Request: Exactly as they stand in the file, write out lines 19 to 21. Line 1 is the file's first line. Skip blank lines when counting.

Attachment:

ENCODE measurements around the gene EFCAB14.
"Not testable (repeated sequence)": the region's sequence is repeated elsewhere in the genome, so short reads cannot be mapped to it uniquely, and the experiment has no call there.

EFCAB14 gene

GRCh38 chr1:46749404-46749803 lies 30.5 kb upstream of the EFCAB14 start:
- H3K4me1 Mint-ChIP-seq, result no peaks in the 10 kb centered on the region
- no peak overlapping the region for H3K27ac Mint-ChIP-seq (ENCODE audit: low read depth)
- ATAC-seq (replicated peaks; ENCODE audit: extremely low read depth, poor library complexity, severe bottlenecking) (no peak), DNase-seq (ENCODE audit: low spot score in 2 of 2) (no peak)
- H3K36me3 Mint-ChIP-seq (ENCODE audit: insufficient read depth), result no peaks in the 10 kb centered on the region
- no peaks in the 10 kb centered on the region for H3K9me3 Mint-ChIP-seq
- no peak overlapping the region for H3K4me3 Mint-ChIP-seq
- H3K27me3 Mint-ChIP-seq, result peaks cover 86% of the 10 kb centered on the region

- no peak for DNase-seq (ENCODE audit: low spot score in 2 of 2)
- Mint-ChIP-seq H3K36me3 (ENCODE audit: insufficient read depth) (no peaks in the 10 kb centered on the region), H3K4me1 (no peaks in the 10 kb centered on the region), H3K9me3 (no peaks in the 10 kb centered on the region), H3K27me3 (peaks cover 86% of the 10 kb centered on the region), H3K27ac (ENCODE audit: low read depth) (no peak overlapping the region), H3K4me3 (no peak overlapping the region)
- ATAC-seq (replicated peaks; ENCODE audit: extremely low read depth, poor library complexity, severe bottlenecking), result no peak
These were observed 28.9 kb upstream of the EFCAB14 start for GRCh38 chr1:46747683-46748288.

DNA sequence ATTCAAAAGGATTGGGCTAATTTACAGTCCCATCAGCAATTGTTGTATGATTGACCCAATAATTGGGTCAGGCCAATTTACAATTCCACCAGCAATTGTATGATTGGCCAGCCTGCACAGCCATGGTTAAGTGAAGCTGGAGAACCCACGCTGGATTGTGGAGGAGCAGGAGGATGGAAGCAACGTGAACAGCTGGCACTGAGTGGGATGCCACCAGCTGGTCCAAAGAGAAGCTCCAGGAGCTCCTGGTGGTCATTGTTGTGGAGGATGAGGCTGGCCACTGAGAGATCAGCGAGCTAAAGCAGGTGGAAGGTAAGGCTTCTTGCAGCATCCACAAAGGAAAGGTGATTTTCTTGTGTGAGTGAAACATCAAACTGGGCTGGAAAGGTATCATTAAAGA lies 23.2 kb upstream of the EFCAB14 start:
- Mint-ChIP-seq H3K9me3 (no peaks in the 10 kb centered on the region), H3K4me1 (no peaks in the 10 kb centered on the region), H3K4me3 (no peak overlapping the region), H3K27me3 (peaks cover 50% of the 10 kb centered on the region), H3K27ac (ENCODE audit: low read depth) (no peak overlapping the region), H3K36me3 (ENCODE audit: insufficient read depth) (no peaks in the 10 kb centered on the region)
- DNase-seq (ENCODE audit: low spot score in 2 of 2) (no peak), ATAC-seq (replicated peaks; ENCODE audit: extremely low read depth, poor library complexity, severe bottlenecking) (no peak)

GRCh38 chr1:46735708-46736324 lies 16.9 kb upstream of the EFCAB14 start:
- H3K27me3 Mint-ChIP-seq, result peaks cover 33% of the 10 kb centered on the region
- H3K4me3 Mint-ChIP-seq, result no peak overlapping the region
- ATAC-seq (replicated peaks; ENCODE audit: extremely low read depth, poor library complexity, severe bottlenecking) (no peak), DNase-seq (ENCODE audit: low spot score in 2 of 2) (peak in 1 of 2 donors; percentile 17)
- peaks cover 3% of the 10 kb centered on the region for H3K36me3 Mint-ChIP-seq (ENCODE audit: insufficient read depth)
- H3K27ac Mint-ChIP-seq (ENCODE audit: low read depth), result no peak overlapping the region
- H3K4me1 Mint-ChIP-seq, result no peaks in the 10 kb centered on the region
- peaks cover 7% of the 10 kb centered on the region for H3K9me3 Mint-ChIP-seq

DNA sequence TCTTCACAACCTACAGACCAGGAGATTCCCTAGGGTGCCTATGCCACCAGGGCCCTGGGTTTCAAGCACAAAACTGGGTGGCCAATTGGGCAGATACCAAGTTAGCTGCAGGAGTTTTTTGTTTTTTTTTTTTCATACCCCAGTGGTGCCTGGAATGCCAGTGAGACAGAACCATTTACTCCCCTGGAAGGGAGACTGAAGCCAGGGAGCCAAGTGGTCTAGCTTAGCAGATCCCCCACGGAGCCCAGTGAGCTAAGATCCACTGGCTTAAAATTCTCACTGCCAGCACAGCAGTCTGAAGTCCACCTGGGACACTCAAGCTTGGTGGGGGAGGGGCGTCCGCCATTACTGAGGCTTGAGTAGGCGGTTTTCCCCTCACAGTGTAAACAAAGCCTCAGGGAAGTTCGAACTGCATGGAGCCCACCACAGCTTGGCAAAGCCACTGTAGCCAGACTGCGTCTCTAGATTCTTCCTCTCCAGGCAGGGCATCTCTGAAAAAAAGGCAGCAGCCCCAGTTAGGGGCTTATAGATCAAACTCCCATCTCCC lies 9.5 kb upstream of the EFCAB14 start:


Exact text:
GRCh38 chr1:46735708-46736324 lies 16.9 kb upstream of the EFCAB14 start:
- H3K27me3 Mint-ChIP-seq, result peaks cover 33% of the 10 kb centered on the region
- H3K4me3 Mint-ChIP-seq, result no peak overlapping the region